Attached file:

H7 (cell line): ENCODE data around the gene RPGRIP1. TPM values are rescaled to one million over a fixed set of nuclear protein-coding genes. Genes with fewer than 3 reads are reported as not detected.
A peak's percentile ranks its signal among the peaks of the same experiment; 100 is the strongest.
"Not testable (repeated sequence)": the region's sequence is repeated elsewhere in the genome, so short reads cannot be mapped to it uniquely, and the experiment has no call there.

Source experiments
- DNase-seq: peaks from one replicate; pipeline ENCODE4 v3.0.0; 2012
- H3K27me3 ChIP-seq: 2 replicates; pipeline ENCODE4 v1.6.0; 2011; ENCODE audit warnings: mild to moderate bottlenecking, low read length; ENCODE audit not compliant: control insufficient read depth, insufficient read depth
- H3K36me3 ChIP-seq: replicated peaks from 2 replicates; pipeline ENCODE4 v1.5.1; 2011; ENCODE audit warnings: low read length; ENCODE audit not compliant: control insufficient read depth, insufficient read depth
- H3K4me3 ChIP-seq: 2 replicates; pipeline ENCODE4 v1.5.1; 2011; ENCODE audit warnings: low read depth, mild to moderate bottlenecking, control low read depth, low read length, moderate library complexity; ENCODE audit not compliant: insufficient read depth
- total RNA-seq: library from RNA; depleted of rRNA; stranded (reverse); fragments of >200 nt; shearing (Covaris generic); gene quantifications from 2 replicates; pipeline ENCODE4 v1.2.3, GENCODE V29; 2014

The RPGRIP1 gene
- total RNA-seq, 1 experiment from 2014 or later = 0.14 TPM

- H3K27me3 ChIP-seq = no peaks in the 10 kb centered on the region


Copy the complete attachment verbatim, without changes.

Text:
H7 (cell line): ENCODE data around the gene RPGRIP1. TPM values are rescaled to one million over a fixed set of nuclear protein-coding genes. Genes with fewer than 3 reads are reported as not detected.
A peak's percentile ranks its signal among the peaks of the same experiment; 100 is the strongest.
"Not testable (repeated sequence)": the region's sequence is repeated elsewhere in the genome, so short reads cannot be mapped to it uniquely, and the experiment has no call there.

Source experiments
- DNase-seq: peaks from one replicate; pipeline ENCODE4 v3.0.0; 2012
- H3K27me3 ChIP-seq: 2 replicates; pipeline ENCODE4 v1.6.0; 2011; ENCODE audit warnings: mild to moderate bottlenecking, low read length; ENCODE audit not compliant: control insufficient read depth, insufficient read depth
- H3K36me3 ChIP-seq: replicated peaks from 2 replicates; pipeline ENCODE4 v1.5.1; 2011; ENCODE audit warnings: low read length; ENCODE audit not compliant: control insufficient read depth, insufficient read depth
- H3K4me3 ChIP-seq: 2 replicates; pipeline ENCODE4 v1.5.1; 2011; ENCODE audit warnings: low read depth, mild to moderate bottlenecking, control low read depth, low read length, moderate library complexity; ENCODE audit not compliant: insufficient read depth
- total RNA-seq: library from RNA; depleted of rRNA; stranded (reverse); fragments of >200 nt; shearing (Covaris generic); gene quantifications from 2 replicates; pipeline ENCODE4 v1.2.3, GENCODE V29; 2014

The RPGRIP1 gene
- total RNA-seq, 1 experiment from 2014 or later = 0.14 TPM

- H3K27me3 ChIP-seq = no peaks in the 10 kb centered on the region